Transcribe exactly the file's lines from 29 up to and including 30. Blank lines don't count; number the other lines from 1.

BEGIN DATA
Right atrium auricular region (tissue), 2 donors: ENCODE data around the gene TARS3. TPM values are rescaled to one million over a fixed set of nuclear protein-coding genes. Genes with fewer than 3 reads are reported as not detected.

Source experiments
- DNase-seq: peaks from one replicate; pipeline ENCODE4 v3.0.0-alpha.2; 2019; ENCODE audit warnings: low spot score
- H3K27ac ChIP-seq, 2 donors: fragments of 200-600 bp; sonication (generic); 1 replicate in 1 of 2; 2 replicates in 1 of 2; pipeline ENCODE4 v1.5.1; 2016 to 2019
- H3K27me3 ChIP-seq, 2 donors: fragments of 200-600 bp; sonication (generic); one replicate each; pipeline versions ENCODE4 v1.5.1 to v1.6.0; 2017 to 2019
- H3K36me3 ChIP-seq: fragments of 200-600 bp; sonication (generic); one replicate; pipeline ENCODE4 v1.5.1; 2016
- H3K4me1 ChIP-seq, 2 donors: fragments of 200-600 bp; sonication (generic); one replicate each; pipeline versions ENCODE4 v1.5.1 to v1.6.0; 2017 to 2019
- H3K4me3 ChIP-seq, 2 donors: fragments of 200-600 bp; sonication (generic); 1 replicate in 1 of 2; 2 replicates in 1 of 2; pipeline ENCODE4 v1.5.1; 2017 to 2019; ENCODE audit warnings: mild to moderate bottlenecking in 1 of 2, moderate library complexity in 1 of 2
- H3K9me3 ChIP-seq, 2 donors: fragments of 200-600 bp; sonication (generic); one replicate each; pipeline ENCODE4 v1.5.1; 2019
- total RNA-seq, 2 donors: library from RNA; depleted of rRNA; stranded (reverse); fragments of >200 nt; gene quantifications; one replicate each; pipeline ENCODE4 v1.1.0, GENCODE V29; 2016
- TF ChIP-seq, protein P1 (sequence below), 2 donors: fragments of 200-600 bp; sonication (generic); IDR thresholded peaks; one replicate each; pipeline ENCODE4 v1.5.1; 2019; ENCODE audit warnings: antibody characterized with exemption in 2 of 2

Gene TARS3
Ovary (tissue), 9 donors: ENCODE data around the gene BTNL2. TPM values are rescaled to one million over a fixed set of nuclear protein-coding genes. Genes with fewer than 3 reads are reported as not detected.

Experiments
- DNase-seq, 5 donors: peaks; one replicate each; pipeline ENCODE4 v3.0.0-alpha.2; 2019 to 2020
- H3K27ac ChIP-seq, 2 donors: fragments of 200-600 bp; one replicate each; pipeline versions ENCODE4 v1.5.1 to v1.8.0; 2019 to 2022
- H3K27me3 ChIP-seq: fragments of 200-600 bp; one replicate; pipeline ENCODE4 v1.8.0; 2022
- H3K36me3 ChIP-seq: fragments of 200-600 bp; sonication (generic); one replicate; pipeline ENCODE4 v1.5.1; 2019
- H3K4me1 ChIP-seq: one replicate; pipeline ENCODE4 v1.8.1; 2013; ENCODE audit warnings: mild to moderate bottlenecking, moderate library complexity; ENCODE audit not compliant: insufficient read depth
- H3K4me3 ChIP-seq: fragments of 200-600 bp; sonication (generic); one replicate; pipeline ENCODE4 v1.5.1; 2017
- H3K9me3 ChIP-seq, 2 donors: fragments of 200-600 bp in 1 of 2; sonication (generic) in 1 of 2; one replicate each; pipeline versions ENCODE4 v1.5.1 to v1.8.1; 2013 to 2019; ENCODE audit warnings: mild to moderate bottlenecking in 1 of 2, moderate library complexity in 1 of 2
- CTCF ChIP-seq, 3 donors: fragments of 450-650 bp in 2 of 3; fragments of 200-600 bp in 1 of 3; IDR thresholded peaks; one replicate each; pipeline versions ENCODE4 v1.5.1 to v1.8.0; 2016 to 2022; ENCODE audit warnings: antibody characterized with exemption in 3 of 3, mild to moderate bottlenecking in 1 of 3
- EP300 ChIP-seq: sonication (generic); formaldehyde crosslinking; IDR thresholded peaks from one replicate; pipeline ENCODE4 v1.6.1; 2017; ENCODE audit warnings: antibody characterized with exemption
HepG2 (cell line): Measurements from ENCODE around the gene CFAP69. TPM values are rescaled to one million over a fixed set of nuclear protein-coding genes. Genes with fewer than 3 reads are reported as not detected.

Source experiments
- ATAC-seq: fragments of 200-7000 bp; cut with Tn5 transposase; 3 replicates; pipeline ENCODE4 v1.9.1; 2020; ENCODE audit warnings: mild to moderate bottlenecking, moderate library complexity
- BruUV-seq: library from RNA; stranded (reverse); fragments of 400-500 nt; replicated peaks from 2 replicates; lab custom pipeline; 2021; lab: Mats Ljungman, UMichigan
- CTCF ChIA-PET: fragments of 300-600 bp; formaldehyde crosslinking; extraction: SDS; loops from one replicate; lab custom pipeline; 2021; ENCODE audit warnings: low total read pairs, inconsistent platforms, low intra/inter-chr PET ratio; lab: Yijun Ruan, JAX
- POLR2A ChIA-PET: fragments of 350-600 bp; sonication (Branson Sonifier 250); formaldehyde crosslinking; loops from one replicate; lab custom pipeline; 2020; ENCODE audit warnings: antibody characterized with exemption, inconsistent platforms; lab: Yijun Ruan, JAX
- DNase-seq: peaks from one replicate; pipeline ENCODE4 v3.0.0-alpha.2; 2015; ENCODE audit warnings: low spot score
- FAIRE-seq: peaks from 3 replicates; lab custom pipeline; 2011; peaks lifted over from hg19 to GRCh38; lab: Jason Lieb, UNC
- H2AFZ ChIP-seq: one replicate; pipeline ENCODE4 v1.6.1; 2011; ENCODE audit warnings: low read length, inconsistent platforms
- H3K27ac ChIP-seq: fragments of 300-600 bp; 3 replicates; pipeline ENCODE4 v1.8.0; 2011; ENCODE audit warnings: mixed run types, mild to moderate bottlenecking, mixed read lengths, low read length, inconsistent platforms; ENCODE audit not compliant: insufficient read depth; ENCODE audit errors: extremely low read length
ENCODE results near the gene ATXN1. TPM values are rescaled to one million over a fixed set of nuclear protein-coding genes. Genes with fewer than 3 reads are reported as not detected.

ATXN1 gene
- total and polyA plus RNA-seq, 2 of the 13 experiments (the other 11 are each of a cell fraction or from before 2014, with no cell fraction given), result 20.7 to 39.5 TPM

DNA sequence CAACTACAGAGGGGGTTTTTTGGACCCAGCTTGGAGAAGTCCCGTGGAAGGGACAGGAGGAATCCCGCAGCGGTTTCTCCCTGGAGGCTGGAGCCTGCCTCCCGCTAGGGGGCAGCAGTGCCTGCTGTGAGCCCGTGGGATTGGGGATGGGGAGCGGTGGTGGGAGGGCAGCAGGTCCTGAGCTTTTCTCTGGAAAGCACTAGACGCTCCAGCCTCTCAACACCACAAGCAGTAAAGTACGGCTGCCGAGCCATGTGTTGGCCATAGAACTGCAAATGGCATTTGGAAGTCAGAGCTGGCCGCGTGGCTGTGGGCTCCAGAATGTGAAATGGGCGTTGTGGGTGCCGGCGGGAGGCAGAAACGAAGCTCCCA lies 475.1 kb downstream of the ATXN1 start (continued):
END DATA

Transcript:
- POLR2A ChIA-PET: fragments of 350-600 bp; sonication (Branson Sonifier 250); formaldehyde crosslinking; loops from one replicate; lab custom pipeline; 2020; ENCODE audit warnings: antibody characterized with exemption, inconsistent platforms; lab: Yijun Ruan, JAX
- DNase-seq: peaks from one replicate; pipeline ENCODE4 v3.0.0-alpha.2; 2015; ENCODE audit warnings: low spot score